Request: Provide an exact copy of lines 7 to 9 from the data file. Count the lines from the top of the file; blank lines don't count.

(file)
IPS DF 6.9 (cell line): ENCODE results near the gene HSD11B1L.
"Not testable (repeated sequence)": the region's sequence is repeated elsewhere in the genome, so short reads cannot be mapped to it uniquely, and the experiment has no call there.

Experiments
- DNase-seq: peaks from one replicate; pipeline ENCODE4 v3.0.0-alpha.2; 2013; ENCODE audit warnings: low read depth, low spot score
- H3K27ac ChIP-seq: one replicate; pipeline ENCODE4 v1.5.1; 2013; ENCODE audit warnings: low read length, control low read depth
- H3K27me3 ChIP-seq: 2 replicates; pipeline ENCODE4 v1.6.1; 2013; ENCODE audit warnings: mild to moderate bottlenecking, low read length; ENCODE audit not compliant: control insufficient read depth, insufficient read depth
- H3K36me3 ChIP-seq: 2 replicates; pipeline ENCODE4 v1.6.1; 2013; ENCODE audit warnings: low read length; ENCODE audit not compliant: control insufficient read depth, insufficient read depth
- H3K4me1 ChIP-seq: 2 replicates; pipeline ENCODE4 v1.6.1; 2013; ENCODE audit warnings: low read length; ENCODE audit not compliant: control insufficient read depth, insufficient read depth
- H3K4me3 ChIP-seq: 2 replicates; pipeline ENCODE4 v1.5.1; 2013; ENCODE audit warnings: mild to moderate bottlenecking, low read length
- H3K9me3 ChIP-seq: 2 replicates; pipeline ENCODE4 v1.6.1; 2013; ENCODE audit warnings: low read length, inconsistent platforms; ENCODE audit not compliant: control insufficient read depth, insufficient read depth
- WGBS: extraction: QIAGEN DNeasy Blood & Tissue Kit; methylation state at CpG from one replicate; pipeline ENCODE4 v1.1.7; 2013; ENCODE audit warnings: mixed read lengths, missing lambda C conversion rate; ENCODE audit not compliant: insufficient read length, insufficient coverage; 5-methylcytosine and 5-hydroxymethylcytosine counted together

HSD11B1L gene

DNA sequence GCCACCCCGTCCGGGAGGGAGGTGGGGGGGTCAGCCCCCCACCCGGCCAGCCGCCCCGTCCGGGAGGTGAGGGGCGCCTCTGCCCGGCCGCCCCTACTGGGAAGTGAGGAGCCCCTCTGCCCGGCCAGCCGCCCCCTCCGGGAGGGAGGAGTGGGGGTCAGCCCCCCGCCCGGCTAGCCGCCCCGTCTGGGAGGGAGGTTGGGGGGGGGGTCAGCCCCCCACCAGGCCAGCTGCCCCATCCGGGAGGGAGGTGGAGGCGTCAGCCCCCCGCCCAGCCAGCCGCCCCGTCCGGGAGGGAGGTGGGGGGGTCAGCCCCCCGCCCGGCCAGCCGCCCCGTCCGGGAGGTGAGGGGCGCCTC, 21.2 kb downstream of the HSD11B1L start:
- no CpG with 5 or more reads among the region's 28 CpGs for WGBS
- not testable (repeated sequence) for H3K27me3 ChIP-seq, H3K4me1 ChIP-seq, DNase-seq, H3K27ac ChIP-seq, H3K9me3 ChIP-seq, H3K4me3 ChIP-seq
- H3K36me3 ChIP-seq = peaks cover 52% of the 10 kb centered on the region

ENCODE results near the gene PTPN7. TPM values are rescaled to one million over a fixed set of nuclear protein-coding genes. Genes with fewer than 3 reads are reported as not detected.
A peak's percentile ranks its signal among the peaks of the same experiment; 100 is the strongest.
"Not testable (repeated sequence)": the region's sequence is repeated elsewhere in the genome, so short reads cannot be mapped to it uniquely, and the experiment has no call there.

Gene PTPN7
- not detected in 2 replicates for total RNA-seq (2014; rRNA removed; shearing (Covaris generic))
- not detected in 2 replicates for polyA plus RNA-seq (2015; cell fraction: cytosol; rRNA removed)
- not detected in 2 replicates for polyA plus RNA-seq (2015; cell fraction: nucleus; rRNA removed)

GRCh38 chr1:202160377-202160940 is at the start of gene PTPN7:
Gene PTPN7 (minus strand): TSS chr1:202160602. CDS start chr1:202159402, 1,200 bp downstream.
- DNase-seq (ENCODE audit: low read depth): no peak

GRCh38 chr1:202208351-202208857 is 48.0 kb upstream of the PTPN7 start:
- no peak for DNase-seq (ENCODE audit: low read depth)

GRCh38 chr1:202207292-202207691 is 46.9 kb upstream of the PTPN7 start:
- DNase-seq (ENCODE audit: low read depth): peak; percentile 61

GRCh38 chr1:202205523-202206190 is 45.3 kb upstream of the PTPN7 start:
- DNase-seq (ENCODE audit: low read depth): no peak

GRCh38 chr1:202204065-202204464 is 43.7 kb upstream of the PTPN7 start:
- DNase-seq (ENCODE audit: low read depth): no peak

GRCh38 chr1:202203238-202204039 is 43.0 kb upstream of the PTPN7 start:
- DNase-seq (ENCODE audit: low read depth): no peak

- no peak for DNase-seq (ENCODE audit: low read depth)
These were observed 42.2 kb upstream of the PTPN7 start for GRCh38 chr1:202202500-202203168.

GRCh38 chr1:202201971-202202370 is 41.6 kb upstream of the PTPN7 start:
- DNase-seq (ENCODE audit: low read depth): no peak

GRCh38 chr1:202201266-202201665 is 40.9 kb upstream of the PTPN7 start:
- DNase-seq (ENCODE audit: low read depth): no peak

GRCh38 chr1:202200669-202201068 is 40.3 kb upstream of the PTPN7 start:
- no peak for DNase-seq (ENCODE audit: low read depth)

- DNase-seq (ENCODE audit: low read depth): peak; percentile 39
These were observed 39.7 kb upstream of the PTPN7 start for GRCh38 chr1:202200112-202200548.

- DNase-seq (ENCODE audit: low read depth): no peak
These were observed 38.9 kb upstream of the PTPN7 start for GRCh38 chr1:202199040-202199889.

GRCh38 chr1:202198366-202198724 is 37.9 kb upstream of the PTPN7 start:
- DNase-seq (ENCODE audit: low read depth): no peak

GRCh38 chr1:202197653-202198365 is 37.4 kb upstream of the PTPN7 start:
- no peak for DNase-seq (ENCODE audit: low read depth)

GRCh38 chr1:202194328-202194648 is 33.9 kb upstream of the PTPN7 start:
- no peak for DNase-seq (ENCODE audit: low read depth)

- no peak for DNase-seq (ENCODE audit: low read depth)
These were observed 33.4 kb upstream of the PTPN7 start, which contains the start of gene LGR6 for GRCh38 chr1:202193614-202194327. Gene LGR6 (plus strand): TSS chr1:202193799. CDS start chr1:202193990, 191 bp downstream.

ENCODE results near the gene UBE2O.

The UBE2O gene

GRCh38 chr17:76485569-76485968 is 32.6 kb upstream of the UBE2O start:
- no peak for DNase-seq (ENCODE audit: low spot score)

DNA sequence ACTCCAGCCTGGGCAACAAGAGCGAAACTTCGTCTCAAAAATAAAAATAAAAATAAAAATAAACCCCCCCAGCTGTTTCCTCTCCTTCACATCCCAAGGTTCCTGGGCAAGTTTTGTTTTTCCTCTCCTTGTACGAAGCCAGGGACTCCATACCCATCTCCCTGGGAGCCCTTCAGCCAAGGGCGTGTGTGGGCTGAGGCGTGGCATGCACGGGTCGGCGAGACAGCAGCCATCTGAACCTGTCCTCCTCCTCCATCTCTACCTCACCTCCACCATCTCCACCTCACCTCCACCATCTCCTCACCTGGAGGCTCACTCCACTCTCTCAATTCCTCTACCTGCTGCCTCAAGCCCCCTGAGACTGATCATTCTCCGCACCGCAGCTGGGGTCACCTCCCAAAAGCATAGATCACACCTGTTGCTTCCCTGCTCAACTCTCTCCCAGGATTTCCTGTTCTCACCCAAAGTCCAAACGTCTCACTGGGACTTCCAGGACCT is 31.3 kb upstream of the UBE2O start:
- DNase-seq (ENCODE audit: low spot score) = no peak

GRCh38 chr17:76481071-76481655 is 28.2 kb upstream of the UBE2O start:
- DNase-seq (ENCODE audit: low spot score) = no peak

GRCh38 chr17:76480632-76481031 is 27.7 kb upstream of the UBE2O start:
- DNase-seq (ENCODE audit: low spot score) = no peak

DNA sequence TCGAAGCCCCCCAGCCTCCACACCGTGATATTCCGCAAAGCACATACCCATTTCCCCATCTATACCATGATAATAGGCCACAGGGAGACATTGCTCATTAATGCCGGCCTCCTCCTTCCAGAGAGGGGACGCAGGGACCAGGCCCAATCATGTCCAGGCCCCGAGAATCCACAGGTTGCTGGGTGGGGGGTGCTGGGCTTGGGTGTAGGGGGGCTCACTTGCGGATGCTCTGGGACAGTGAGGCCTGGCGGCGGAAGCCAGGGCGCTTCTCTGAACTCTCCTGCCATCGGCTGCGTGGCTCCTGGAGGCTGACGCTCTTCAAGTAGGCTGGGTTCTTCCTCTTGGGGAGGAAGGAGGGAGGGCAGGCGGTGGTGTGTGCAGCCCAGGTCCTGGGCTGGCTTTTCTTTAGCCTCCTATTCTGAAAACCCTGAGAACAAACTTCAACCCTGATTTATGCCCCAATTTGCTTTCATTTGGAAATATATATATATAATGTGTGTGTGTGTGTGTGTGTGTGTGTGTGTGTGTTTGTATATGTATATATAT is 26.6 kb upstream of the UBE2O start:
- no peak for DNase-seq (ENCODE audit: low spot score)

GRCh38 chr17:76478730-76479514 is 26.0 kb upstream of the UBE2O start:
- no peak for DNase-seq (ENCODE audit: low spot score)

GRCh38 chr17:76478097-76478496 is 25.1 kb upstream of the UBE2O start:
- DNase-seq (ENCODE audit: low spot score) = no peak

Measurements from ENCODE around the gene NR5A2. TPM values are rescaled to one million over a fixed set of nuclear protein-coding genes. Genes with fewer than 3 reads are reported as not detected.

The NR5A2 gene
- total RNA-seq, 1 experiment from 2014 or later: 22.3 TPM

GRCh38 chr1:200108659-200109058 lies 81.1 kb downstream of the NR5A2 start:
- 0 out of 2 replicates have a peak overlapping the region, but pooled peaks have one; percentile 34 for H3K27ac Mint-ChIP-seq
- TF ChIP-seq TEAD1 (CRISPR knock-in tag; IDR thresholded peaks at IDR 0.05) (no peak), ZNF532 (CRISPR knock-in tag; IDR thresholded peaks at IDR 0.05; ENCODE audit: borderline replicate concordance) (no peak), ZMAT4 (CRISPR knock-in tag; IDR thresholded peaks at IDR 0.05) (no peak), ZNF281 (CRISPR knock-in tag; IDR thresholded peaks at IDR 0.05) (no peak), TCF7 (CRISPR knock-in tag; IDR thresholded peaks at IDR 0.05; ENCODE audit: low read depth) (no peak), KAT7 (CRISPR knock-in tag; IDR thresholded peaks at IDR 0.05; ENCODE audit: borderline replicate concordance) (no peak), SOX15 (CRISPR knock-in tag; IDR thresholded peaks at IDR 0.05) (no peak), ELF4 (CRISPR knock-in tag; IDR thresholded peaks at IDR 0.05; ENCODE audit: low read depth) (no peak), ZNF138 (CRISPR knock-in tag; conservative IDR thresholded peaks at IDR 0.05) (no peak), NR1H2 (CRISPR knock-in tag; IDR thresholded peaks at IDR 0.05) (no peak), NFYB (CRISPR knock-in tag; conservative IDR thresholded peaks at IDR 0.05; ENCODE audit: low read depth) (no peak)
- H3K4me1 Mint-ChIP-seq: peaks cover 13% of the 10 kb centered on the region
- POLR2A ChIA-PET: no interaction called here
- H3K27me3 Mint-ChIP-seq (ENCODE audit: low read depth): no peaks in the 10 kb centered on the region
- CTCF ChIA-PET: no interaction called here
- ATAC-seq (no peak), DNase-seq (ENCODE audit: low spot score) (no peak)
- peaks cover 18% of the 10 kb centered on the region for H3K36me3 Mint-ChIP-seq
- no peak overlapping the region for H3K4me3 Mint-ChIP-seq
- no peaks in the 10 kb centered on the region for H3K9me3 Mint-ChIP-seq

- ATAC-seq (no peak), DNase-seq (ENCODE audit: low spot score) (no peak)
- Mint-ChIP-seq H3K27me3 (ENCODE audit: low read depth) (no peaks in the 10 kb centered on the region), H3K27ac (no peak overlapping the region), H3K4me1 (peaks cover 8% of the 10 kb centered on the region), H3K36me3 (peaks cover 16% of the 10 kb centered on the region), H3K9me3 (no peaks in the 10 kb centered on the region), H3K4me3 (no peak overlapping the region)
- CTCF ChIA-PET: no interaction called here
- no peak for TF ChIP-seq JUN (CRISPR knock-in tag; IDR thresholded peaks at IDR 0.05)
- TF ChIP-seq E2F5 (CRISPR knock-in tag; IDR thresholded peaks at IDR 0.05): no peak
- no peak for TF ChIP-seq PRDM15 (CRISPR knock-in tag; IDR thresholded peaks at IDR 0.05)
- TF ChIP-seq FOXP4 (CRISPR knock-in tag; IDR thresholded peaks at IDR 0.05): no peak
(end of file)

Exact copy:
- H3K36me3 ChIP-seq: 2 replicates; pipeline ENCODE4 v1.6.1; 2013; ENCODE audit warnings: low read length; ENCODE audit not compliant: control insufficient read depth, insufficient read depth
- H3K4me1 ChIP-seq: 2 replicates; pipeline ENCODE4 v1.6.1; 2013; ENCODE audit warnings: low read length; ENCODE audit not compliant: control insufficient read depth, insufficient read depth
- H3K4me3 ChIP-seq: 2 replicates; pipeline ENCODE4 v1.5.1; 2013; ENCODE audit warnings: mild to moderate bottlenecking, low read length